While a large number of vision applications rely on the mapping between 3D world coordinates and their corresponding camera image coordinates, there appears to be a lack of literature guiding researchers on the requirements of performing an accurate camera calibration.
To address this need, we present a thorough study investigating the effects of training data quantity, pixel coordinate noise, training data measurement error, and the choice of camera model on camera calibration results. The results are first provided for a simulated camera system and then verified through carefully controlled experiments using real-world measurements. For these experiments, three of the most popular and representative camera calibration algorithms, Tsai and Heikkilä's world-reference based approaches and Zhang's planar calibration method were investigated.
The study includes a detailed comparison of various camera models, in order to determine the relative importance of the various radial and decentering distortion coefficients. Our results indicate that the second order radial distortion and the two decentering coefficients are by far the most significant in terms of effect on accuracy.
Through these experiments, we also found that Tsai's method yielded the most accurate results among the three methods when trained on data of low measurement error. This, however, is difficult to achieve in practice without an expensive and time-consuming setup. In contrast Zhang's method, although sensitive to noise in training data, takes advantage of planar constraints of the calibration pattern and requires only relative measurements between adjacent calibration points, which can be accomplished at very high accuracy with trivial effort. Thus, in the absence of sophisticated measurement apparatus, Zhang's calibration results may easily outperform those of Tsai.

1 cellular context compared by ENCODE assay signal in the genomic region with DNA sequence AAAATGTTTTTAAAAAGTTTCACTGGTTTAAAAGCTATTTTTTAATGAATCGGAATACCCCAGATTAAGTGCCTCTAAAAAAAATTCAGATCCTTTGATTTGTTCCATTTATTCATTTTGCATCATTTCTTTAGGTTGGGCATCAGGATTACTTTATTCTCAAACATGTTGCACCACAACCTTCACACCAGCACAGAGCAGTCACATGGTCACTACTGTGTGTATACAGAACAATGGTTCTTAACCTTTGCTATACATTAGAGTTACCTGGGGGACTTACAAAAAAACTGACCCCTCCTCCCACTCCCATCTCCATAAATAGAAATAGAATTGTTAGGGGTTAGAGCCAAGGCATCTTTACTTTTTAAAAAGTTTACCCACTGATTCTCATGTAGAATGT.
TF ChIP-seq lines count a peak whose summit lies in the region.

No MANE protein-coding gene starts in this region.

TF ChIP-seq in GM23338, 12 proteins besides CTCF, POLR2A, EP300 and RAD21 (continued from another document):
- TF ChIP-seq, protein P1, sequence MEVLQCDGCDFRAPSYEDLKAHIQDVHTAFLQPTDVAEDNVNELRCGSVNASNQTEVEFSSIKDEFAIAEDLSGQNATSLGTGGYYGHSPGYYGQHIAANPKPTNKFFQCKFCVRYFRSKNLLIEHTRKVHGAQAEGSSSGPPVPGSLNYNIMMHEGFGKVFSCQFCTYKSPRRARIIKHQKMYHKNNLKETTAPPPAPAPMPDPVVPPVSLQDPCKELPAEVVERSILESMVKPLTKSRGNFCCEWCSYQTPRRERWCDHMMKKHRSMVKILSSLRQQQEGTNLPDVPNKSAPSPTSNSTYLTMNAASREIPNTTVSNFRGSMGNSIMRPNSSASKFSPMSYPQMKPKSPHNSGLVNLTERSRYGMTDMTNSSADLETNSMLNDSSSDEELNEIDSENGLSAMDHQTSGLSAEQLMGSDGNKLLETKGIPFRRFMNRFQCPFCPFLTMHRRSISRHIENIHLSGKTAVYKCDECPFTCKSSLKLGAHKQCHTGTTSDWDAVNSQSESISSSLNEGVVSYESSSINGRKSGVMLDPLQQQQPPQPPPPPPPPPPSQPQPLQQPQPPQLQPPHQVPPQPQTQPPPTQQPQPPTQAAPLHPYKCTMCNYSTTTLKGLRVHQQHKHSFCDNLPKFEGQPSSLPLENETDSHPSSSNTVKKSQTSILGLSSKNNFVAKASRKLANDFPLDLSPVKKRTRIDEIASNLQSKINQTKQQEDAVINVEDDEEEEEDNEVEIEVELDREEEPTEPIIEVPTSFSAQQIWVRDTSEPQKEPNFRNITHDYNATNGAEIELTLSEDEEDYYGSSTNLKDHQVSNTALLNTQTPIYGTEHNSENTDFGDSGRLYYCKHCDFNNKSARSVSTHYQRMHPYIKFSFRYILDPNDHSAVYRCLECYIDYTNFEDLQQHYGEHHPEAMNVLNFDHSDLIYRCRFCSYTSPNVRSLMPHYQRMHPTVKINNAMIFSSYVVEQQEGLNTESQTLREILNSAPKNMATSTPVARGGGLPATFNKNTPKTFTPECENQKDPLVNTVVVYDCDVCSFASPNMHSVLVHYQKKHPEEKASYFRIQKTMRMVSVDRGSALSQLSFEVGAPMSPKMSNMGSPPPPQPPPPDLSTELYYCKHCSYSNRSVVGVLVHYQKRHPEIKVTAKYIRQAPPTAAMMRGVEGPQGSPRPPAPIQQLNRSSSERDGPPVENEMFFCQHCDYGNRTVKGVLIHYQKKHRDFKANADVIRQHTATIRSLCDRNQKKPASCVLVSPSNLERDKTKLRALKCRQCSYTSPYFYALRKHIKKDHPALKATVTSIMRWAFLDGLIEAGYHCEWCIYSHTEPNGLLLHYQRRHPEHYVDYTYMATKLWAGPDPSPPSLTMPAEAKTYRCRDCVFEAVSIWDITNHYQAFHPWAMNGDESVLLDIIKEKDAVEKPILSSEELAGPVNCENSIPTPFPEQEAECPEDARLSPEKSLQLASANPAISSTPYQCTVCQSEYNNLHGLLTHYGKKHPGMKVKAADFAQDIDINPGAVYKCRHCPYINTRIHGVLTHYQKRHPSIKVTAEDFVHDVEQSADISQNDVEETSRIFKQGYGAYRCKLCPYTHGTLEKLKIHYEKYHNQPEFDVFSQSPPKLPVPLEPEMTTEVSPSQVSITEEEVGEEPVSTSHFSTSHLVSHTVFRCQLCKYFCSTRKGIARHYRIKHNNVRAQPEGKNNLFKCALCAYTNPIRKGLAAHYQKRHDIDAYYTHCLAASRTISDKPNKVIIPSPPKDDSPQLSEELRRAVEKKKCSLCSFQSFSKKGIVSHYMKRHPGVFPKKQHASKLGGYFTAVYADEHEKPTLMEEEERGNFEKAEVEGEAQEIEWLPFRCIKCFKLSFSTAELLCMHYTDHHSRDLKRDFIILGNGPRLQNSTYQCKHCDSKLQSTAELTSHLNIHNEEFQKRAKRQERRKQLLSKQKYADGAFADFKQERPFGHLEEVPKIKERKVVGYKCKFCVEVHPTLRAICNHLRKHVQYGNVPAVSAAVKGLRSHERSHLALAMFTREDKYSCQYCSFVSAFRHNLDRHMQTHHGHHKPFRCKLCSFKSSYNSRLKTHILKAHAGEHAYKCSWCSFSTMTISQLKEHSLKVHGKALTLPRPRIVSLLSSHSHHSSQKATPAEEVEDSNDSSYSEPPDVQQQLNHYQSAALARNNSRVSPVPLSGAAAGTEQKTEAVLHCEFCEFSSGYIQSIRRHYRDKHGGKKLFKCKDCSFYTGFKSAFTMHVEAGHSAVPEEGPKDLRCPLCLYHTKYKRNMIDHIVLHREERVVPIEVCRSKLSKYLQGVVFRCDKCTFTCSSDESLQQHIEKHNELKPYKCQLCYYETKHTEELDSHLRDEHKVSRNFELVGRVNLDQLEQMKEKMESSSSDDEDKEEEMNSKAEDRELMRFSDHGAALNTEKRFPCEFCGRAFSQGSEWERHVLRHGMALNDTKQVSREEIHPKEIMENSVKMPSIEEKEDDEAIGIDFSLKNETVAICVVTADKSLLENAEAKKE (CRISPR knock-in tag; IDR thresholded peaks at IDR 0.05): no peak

Figure 1: Effect of pixel coordinate noise on calibration accuracy. Gaussian noise of zero mean and s between 0.02 and 1.0 pixels was added to the pixel coordinates of training data.
Figure 2: Effect of world coordinate noise on calibration accuracy. Gaussian noise of zero mean and s between 0.2 and 5.0 mm was added to the world coordinates of training data.
Figure 3: Effect of training data quantity on calibration accuracy. Checkerboard patterns containing between 3 and 24 grid corners were simulated for generating training data.
Figure 4: Calibration accuracy vs. distortion model used in calibration. Both 10 and 20 checkerboard patterns were simulated to generate training data, with Gaussian noise of zero mean and s = 0.5 pixels added to the pixel coordinates and Gaussian noise of zero mean and s = 0.5 mm added to the 2D world coordinates.
Figure 5: Training data for Tsai and Heikkilä's algorithms.
Figure 6: Training data for Zhang’s algorithm.
Figure 7: Testing data.
Figure 8: Effect of training data quantity on calibration accuracy.
Figure 9: Removing distortions from (a) original image using Zhang's model assuming (b) skewness γ= 0 and (c) γ=0 with (d) their difference, i.e. |(b) – (c)|, which is barely visible. Note that zero values are displayed as white background.
Figure 10: Removing lens distortions from (a) original image using distortion model (b) R1, (c) R2, (d) R1D2, (e) R2D2 and (f) R3D2. The differences of (b)(c)(d) and (e) with respect to (f) are shown in (g)(h)(i) and (j), respectively.